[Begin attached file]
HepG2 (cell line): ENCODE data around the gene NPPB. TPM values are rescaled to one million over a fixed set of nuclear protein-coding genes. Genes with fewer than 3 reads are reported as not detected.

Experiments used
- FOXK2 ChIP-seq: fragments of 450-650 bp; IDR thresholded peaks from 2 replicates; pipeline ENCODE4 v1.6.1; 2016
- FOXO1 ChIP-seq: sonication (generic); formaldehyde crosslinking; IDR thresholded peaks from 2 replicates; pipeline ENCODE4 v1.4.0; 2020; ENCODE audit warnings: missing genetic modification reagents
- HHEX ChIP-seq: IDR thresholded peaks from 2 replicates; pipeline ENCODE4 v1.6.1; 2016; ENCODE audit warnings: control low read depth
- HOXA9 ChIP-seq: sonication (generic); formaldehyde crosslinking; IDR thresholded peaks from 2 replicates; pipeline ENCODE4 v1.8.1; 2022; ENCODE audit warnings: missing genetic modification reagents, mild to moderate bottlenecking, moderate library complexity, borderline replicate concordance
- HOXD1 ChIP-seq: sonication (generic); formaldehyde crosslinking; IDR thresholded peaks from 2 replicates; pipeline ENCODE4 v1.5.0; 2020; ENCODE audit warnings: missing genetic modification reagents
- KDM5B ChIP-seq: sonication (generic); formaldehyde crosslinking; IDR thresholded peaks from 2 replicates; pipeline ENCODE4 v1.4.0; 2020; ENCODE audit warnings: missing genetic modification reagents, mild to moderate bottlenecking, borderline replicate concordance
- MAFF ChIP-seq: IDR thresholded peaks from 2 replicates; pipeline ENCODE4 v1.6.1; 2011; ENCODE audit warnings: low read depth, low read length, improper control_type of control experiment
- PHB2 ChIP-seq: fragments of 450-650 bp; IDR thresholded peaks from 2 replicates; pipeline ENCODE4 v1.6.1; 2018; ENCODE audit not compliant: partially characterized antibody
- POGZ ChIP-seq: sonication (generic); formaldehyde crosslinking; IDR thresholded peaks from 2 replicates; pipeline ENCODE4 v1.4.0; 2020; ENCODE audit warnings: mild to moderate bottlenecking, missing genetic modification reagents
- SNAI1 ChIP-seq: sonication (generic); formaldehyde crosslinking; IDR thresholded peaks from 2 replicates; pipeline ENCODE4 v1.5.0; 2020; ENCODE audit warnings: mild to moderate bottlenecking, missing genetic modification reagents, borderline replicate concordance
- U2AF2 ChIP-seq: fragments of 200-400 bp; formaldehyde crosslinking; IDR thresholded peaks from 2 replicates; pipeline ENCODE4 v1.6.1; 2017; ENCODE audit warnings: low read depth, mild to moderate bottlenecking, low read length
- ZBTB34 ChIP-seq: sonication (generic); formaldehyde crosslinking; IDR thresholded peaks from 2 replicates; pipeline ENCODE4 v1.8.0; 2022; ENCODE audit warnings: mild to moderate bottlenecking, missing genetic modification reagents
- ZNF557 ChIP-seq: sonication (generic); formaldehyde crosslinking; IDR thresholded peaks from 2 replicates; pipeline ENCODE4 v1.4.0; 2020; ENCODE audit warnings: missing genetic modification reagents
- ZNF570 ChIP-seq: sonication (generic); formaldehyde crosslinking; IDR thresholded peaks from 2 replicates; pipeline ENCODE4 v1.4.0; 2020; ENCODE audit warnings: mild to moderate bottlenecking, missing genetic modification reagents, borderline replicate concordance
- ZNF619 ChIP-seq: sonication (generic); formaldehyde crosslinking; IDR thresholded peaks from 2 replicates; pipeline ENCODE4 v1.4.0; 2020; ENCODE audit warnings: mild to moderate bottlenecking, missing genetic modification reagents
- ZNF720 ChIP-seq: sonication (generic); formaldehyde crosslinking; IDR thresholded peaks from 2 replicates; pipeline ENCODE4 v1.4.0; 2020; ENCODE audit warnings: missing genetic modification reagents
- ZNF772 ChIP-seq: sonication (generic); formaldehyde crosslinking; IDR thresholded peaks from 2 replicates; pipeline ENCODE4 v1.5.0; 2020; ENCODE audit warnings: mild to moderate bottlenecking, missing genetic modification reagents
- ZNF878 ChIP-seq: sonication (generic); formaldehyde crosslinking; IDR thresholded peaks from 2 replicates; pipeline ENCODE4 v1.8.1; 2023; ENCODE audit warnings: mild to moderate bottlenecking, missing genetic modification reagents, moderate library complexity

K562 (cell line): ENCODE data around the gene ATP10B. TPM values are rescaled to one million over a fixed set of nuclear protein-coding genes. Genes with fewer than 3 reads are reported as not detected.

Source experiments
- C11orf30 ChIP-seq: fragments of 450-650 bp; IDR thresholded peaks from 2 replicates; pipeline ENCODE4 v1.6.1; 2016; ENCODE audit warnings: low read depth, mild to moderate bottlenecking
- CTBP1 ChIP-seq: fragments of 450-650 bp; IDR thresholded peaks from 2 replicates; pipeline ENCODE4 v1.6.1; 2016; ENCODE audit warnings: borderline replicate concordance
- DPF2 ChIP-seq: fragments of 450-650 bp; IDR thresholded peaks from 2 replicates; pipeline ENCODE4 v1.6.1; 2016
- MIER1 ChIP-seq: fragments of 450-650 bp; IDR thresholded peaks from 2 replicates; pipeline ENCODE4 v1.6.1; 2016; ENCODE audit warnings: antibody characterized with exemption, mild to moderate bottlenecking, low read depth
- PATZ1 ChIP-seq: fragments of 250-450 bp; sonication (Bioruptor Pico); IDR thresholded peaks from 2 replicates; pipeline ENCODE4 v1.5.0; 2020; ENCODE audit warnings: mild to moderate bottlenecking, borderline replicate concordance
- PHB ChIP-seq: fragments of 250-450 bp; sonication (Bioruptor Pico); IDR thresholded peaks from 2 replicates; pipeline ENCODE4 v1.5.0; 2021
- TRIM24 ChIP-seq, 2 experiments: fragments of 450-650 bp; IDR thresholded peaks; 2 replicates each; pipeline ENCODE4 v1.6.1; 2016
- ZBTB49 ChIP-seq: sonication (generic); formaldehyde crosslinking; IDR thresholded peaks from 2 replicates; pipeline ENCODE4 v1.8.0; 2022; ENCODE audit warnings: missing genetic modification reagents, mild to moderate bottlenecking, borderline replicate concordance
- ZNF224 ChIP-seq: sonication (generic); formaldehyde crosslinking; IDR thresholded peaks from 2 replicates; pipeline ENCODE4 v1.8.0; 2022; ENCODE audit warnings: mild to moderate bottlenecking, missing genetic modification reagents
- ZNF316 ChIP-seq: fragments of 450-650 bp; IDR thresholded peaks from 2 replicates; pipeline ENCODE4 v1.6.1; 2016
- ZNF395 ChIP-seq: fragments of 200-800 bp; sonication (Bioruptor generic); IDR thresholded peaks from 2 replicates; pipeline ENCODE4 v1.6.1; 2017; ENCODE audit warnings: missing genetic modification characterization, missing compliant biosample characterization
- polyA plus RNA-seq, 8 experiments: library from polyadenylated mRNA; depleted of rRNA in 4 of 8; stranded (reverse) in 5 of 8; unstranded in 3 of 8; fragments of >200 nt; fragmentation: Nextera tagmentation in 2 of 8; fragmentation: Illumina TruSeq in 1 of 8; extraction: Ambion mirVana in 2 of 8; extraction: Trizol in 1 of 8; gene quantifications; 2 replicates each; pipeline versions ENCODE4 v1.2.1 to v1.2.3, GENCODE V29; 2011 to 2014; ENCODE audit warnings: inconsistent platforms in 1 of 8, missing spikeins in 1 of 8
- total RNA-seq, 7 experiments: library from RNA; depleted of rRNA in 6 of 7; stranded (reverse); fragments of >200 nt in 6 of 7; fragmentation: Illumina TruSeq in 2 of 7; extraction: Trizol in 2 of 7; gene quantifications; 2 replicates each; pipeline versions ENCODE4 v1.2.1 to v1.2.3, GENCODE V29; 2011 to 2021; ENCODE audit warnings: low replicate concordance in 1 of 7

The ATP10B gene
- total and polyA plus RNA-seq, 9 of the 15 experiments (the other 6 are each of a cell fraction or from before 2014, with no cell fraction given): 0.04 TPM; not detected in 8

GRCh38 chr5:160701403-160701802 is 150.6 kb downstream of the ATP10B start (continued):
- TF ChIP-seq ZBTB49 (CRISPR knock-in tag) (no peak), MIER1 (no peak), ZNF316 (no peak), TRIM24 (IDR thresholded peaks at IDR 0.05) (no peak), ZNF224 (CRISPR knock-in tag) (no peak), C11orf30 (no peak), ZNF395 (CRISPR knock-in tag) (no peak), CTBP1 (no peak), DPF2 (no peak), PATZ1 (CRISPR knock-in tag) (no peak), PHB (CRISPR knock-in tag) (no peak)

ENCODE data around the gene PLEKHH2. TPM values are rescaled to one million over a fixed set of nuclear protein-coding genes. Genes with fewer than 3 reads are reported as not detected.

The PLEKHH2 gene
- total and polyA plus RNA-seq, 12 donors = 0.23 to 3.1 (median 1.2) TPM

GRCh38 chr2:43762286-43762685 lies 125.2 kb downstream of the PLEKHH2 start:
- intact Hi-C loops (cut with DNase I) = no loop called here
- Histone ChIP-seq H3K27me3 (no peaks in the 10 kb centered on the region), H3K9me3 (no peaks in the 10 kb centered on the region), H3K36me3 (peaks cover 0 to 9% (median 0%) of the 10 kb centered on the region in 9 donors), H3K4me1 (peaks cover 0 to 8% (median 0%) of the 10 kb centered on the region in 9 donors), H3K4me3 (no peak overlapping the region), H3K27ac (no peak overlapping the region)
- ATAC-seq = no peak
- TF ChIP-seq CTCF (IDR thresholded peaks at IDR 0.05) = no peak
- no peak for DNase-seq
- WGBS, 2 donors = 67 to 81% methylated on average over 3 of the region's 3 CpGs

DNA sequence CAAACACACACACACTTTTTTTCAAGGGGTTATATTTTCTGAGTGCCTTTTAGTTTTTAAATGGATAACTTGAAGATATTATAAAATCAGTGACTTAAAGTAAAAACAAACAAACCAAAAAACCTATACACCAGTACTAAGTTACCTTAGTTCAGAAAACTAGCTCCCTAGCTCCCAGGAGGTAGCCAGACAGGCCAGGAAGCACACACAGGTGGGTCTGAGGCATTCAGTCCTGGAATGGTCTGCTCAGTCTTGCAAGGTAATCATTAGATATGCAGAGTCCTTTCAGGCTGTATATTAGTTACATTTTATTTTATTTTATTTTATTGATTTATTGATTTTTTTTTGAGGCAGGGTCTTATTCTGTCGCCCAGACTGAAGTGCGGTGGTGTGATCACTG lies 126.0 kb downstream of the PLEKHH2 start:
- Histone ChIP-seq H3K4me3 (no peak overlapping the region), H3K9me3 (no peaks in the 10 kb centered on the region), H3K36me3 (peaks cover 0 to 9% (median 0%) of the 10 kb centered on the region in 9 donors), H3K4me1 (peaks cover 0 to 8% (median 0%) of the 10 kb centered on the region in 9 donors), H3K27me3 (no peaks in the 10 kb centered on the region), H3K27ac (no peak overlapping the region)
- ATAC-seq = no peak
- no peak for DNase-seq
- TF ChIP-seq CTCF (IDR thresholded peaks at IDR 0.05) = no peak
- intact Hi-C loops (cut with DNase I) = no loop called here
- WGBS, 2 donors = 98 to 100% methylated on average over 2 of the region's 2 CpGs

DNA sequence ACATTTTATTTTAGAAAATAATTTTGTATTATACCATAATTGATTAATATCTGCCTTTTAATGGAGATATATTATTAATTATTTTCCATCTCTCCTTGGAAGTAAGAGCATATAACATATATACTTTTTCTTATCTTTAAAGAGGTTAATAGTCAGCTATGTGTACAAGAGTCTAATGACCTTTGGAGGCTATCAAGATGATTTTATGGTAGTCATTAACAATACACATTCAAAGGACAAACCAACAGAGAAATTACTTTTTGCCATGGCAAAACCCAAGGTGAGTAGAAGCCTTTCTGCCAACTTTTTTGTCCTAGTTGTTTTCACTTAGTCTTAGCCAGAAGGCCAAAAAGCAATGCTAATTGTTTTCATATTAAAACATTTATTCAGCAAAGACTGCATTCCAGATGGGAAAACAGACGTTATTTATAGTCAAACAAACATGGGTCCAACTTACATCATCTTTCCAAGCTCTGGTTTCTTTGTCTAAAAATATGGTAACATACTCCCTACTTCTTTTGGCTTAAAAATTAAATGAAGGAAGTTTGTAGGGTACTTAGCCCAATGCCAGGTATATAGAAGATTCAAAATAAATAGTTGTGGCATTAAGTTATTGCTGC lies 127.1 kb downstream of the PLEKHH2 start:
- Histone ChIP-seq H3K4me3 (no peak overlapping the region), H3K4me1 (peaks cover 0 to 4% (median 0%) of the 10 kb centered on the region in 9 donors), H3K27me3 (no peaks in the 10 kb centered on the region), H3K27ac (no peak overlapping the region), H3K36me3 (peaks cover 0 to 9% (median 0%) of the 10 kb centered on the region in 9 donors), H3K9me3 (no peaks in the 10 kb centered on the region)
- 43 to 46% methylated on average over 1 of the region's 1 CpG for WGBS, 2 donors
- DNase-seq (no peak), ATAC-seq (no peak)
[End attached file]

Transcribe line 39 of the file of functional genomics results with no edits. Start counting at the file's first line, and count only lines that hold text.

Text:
- TF ChIP-seq ZBTB49 (CRISPR knock-in tag) (no peak), MIER1 (no peak), ZNF316 (no peak), TRIM24 (IDR thresholded peaks at IDR 0.05) (no peak), ZNF224 (CRISPR knock-in tag) (no peak), C11orf30 (no peak), ZNF395 (CRISPR knock-in tag) (no peak), CTBP1 (no peak), DPF2 (no peak), PATZ1 (CRISPR knock-in tag) (no peak), PHB (CRISPR knock-in tag) (no peak)